• I’ll second the shout-out for techknitting’s site. It is loaded with ingenious techniques for some of the most common knitting issues. Her in-depth explorations may be a bit advanced for beginning knitters, but reading her site has helped me to understand the depth of knitting skills and how even advanced knitters are constantly updating and refining their techniques.

  4. Despite your tredpidation, Karen, I think you’ve absolutely nailed your “minimum viable” goal, and more. Clear and concise, and that’s a real accomplishment with this topic. Thanks!

    I’m a strong believer in measuring in fractions of an inch (or centimeter), not fractions of a stitch. Length units are a well-defined concept, but stitch fractions are murkier. Yarn twist and knitting style can make stockinette Vs asymmetrical, and when knitting with heavier weight yarn, even a quarter stitch can be a relevant quantity — but not an easily measured one!

    So instead of marking 4 inches with pins, I mark some whole number of stitches (for example, the number that gives 4 inches according to the pattern gauge), and measure how many fractional inches (or cm) they occupy. When working in inches, I usually measure to the nearest 1/8th of an inch. I do the same for row gauge: mark a whole number of rows, and measure in fractional length units. Just as simple as the more commonly taught method, and satisfies my precision-loving-scientist mind.

  5. No wonder patterns seem to have different dimensions than me. I have been swatching all wrong.
    Thank you for explaining it so well.

  6. Thank you for this. I’m a new knitter and I hate swatching just because I feel like I’d be wasting yarn. I’m knitting an unswatched sweater as I read this, in fact, and the thought occurred to me that if I finish this sweater and it doesn’t fit me, I may be so discouraged that I stop knitting for awhile!

  7. Thank you for a good text. Making a swatch is important especially when you use different yarns from suggested yarns. I have a question. When I make a swatch, sometimes horizental stitches are the same as a pattern, but vertical ones not, usually too small. What should I do to deal with?

    • It’s common to get stitch gauge and not get row gauge. You can either just account for it wherever it would matter (like a sweater yoke) by working more rows to get the right dimensions. Or if you’re knitting flat, you can try using a larger needle on the WS rows.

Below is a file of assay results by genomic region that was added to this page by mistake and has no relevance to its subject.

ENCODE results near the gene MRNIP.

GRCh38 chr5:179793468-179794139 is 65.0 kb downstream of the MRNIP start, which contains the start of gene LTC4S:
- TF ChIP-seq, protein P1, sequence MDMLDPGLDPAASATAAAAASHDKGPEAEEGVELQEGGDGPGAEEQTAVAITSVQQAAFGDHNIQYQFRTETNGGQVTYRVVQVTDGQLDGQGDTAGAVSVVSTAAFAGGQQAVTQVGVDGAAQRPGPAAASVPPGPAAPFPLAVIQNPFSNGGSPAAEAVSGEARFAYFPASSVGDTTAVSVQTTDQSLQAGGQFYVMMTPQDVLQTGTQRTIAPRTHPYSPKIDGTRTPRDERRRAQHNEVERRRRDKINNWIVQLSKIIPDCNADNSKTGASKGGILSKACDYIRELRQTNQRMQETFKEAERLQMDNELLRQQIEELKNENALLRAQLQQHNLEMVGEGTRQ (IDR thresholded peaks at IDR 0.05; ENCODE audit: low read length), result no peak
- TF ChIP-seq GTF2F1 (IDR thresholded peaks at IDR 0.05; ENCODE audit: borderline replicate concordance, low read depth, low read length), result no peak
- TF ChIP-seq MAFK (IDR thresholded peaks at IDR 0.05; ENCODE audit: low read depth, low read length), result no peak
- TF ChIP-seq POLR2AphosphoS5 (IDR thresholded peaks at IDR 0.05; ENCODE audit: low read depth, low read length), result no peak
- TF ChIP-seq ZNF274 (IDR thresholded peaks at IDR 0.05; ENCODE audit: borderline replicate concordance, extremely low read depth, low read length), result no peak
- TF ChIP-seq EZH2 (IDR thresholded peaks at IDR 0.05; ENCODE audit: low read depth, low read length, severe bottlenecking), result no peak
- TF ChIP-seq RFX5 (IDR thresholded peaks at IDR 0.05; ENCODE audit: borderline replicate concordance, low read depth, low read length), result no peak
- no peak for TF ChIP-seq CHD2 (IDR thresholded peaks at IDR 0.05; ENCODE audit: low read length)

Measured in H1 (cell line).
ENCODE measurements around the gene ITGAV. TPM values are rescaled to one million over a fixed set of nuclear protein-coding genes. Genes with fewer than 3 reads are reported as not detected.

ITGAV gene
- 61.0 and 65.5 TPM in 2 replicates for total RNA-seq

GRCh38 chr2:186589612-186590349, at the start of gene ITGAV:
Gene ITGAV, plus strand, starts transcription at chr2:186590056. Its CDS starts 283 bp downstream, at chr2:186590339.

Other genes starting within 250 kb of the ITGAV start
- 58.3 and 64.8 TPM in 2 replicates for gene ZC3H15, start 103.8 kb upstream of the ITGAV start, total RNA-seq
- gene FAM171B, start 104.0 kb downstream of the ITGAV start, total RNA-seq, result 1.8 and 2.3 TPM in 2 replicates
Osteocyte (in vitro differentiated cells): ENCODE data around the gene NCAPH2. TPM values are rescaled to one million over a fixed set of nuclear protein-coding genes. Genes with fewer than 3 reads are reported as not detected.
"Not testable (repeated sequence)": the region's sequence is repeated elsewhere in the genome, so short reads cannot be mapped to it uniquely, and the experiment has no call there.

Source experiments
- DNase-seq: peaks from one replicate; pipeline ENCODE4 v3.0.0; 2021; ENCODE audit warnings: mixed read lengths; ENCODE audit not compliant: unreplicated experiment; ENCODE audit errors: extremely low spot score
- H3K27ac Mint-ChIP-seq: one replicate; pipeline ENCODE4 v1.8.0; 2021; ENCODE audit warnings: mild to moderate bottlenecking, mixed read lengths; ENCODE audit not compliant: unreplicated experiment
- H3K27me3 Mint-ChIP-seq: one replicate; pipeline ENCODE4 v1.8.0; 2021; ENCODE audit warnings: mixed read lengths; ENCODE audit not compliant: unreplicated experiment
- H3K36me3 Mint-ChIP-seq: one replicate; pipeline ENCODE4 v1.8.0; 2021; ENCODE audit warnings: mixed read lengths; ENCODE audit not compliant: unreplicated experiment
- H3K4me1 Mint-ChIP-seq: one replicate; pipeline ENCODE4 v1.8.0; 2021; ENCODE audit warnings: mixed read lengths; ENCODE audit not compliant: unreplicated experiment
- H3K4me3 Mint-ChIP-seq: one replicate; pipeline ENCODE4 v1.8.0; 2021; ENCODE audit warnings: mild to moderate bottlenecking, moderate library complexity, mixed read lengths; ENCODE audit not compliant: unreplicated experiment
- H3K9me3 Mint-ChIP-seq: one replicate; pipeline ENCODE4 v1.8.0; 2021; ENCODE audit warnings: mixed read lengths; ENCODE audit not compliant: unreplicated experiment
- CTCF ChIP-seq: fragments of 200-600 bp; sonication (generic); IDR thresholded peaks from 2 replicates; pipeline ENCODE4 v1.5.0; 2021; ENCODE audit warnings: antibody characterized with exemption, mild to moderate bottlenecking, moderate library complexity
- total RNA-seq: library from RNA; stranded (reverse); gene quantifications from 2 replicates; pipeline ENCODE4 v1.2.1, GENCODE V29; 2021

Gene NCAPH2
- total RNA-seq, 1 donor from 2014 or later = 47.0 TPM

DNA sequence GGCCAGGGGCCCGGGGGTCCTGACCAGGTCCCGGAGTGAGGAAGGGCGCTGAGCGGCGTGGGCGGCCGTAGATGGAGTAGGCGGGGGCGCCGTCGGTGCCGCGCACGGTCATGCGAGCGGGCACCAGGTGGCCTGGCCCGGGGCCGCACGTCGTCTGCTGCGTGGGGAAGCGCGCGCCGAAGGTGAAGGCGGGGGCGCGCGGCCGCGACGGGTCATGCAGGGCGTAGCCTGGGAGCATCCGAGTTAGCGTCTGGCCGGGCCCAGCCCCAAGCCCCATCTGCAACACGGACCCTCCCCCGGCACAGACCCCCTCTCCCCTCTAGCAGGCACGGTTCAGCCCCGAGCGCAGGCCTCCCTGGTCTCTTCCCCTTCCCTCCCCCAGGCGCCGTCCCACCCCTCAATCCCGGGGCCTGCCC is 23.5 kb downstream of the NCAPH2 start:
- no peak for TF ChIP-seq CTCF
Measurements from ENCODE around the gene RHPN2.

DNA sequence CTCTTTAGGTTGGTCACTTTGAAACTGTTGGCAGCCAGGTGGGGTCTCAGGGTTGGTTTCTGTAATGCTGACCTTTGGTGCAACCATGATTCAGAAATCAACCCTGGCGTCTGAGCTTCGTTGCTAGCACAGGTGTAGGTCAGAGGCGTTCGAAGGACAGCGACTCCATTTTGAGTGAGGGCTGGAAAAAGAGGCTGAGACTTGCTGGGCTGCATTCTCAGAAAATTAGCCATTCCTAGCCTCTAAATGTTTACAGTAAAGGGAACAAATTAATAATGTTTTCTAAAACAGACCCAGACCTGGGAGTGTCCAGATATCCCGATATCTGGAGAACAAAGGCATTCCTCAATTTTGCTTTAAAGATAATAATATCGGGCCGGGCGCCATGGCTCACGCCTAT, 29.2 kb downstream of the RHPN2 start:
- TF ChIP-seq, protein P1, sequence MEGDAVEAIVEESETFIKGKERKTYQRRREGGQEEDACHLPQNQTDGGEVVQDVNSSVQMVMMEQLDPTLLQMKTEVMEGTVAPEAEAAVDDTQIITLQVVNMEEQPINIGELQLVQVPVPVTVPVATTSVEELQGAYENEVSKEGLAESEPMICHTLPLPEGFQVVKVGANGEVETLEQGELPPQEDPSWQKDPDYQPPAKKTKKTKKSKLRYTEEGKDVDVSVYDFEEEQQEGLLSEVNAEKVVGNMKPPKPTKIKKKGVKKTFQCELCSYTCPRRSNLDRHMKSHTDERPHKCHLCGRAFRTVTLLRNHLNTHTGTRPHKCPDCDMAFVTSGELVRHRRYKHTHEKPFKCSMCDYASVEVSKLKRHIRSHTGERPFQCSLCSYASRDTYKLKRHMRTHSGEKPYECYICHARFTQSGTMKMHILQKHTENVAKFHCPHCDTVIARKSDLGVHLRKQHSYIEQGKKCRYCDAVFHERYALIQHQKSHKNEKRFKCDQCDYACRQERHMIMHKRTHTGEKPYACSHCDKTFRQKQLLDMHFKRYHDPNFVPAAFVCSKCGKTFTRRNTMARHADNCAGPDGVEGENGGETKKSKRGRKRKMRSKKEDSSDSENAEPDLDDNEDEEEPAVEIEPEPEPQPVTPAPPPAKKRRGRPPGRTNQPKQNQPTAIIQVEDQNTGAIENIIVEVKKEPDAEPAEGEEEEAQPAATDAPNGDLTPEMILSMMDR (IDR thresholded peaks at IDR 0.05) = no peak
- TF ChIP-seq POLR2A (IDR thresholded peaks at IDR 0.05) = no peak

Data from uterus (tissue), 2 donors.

8. I am so glad you mentioned that if you are knitting in the round you should swatch in the round. Many people forget how drastically their gauge can change from knitting flat to knitting in the round. I know by my own experience (meaning errors) that when I do a body flat I almost always need to go down one needle size if I’m to work the sleeve in the round. My gauge can vary by up to half a stitch per inch which for a hat or anything you want to fit really, could make for a disappointing project. I hope your friend has a better experience after swatching for her next hat! :)

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  10. Thank you so much for this blogpost! My friends never swatch yarn so in the beginning I didnt do this either, untill I had to unravel a cardigan like 4 times. I was using the wrong size needle.

    I was struggling with my swatches as the ends curl up, good idea to knit (garter) the ends, great tip!

    • If you put a garter edge on it, just make sure your swatch is big enough that you can measure far enough away from the garter edge to not get any distortion. Like I said, I prefer to knit only the stitch pattern cited and block it flat before measuring.

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  21. When patterns list how much yarn you’ll need for a certain project, are they including yarn that’s supposed to be for a swatch? Or just listing how much you’ll need for the project itself? I never know how much extra yarn I’ll need in order to make a swatch and test gauge. Do you have any suggestions? Thanks!

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  29. Great info. Very well explained. The gauge called for in my pattern is 22 stitches x 40 rows = 4 inches on size 5 needles. I am now starting my fourth swatch using size 8 needles. Is it possible that my knitting is so far off from the needle size the pattern is calling for?

    • Anything is possible! Sounds like the pattern designer was a loose knitter and you’re a really tight knitter. All that matters is matching gauge, and it sounds like you’re doing the right thing to get there!